Tuning in with Shaan Rahman
The composer opens up about delivering back-to-back hits and his unique camaraderie with Vineeth Sreenivasan
Even Shaan Rahman agrees that he has had a wonderful time this year. The tracks he composed for Godha, a few months ago, were hugely popular and the latest, Entammede Jimmikikammal for the Mohanlal-starrer Vazhipadinte Pustakam is no different. Shaan seems to be waving his magic wand. Quiz him, and he says it is all God's grace. He, who made his debut in 2009, quickly adds, "The talented directors that I had the privilege of associating with, worked in my favour as well."
Shaan, who has just finished composing Vineeth Sreenivasan's next, Aana Alaralodalaral, talks to CE about his recent projects and how his camaraderie with Vineeth Sreenivasan, with whom he has had the most number of hits, extends beyond movies.
Share with us the story behind the 'Jimmikikammal...' song
In my eight-year-long career, this is the first time I am working with Lal Jose and Mohanlal. That's a cause worth celebrating. It was script writer Benny P Nayarambalam who briefed me about the story and sequences. I have never worked on an outright naadan pattu, so it was a fresh experience. While working on the song, Lalu chettan (Lal Jose) wanted me to compose a tune to the first four lines of Ente ammede Jimmikikammal. They were planning to use lyrics that sounded similar to these lines. But, then I thought why not use the same lines, because the verses are sung by college students, giving it a nostalgic feel, like the Poomaram song. They took my suggestion and Anil Panachooran wrote the remaining lyrics with the same whacky flavour.
Working with a team where you can give creative inputs must be very fulfilling as a composer.
Indeed, it creates in me a sense of responsibility for the project. Like when I was working on the background music for Velipadinte Pusthakam, I would give suggestions on shots that could be chopped off and Lalu chettan would trust my judgement. There is a certain comfort level when we work with such people. This happens with Vineeth, too.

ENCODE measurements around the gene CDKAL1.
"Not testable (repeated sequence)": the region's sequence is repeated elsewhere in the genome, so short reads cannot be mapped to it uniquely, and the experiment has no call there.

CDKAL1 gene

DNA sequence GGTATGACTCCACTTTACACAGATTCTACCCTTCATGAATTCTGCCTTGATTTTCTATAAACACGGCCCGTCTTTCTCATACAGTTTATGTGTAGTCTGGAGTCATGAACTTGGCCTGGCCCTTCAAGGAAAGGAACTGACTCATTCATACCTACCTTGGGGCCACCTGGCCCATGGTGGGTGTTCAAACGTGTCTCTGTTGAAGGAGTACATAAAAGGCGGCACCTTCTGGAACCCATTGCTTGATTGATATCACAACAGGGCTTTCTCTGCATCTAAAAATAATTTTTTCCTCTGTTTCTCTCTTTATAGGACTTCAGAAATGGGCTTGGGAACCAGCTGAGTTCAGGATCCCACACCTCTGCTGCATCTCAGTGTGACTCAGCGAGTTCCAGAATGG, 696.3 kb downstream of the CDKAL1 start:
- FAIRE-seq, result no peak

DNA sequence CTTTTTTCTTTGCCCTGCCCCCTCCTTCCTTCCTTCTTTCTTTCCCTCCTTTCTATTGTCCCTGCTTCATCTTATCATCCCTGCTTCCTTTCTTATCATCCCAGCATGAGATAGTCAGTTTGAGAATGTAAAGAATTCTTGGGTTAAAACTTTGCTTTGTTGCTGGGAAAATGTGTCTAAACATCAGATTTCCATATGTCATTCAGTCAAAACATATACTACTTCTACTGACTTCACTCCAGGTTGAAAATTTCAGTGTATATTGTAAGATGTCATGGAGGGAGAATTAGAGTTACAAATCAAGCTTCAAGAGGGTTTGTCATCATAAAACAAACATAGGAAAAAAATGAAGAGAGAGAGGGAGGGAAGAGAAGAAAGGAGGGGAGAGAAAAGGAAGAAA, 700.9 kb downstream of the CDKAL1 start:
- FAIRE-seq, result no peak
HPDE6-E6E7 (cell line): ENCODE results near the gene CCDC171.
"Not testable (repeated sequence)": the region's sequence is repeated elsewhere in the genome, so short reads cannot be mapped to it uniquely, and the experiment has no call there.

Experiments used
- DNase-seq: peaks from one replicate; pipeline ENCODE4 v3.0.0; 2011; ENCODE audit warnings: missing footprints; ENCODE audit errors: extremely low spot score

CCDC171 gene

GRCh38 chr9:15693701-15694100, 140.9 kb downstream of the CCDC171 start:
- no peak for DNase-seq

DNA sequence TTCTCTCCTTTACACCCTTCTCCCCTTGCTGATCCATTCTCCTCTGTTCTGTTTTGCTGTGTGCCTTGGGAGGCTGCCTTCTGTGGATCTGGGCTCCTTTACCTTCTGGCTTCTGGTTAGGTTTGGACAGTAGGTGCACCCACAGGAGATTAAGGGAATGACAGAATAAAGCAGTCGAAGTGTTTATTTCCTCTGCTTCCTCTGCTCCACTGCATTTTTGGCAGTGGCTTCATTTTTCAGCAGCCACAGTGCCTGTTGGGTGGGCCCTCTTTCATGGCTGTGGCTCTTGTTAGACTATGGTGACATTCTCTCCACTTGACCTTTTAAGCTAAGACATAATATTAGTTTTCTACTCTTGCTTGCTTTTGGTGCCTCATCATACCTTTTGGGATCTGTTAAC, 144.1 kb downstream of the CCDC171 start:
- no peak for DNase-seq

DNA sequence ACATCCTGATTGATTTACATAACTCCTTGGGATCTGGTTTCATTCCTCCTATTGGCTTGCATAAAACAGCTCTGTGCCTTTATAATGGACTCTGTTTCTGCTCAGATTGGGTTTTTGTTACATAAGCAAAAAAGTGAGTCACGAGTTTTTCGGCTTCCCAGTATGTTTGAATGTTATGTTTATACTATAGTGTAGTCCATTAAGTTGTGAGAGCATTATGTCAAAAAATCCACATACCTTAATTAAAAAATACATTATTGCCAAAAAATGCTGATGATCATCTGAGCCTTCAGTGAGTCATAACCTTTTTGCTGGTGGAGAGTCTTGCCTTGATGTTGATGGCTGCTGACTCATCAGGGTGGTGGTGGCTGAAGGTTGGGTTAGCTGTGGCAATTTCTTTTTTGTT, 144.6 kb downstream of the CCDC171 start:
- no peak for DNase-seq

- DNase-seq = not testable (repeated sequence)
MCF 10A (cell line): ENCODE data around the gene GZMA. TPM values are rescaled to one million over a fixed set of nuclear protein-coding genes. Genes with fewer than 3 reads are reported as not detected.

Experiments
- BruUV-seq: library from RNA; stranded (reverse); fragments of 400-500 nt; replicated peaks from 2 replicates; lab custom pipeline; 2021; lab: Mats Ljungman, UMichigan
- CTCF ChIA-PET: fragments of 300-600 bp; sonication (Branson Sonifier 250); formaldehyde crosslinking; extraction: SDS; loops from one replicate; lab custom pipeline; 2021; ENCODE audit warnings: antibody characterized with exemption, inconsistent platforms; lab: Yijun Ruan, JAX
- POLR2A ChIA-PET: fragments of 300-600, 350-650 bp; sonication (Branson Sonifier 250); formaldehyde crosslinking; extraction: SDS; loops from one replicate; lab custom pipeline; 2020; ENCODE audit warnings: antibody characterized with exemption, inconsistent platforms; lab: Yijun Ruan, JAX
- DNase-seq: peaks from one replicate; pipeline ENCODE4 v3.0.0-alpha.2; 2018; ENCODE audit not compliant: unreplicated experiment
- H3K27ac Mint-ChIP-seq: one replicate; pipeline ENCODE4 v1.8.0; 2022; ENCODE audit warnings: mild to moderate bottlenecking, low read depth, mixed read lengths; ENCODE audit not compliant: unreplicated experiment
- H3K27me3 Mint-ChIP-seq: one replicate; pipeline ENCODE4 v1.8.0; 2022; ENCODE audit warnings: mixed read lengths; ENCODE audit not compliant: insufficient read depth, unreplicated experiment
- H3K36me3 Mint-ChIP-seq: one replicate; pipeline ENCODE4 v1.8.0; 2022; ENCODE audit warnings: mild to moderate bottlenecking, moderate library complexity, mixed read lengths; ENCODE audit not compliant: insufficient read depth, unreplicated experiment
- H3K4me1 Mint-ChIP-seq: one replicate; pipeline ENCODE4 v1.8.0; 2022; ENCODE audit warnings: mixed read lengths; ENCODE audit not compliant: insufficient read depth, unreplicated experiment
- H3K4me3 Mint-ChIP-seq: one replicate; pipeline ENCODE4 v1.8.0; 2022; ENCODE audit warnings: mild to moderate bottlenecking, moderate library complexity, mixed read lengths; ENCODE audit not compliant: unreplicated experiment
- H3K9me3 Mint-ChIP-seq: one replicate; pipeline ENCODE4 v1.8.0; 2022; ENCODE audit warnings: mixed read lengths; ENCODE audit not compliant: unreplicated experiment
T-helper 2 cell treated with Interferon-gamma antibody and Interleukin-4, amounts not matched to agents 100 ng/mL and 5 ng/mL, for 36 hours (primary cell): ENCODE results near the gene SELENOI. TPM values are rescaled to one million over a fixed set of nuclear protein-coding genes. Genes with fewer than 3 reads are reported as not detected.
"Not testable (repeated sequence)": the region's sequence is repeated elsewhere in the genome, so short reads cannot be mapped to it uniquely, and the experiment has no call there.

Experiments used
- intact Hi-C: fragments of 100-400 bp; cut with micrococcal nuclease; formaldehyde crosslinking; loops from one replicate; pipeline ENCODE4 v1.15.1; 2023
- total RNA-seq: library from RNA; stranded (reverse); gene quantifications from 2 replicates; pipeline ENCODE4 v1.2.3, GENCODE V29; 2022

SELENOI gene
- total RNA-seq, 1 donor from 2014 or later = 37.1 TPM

Your last work Godha was a humungous success. Musically, each track was different and refreshing. It should be one of your best so far.
Godha was challenging in its own way. When director Basil Joseph told me this movie was on wrestling, I asked him whether it had songs. His reply was instant: "Only songs." In fact, each song had an important role in the narrative. For instance, the only sequence which shows Anjaneya Das' love for Aditi was the song Aaro Nenjil, which established the connect. That said, composing a love track is relatively easy. Other tracks like Oh Rabba and Wow were more challenging, as they had a huge role in enhancing the emotions. The story was fresh, the songs were the same and I think this is one reason that contributed to the sucess of Godha.
You seem to share a great bond with Vineeth. Hits are born when you both get together.
Well, my connect with Vineeth extends beyond cinema. We are friends first, and cinema comes later. In fact, most of the songs, like Enne Thallendammava (Oru Vadakkan Selfie) and Anuragathin velayil (Thattathin Marayathu) came during our friendly meetings. Most songs are born out of such jamming sessions. Sometimes, I hum a line and Vineeth would love it and ask me to record it. Many a time, a song is born in an hour or so. We never had any formal meetings to discuss music. And, yes, I have had the good fortune of working with him in every movie.
What is your take on actors singing in your movies?
I have had Vineeth, Ramya Nambeeshan and Aparna Balamurali sing for me. But, all of them were trained singers, before they became actors. However, of all the directors I have worked with, none of them ever demanded that an actor sing for me. But, then, if an actor can do a good job, then why not? I think Dulquer Salman has done a great job singing Pappa Bharanam Vendaappa and Sundari Penne as well as Prithviraj in Puthya Mukham. I cannot imagine these songs in any other voice. So, I am not against the trend.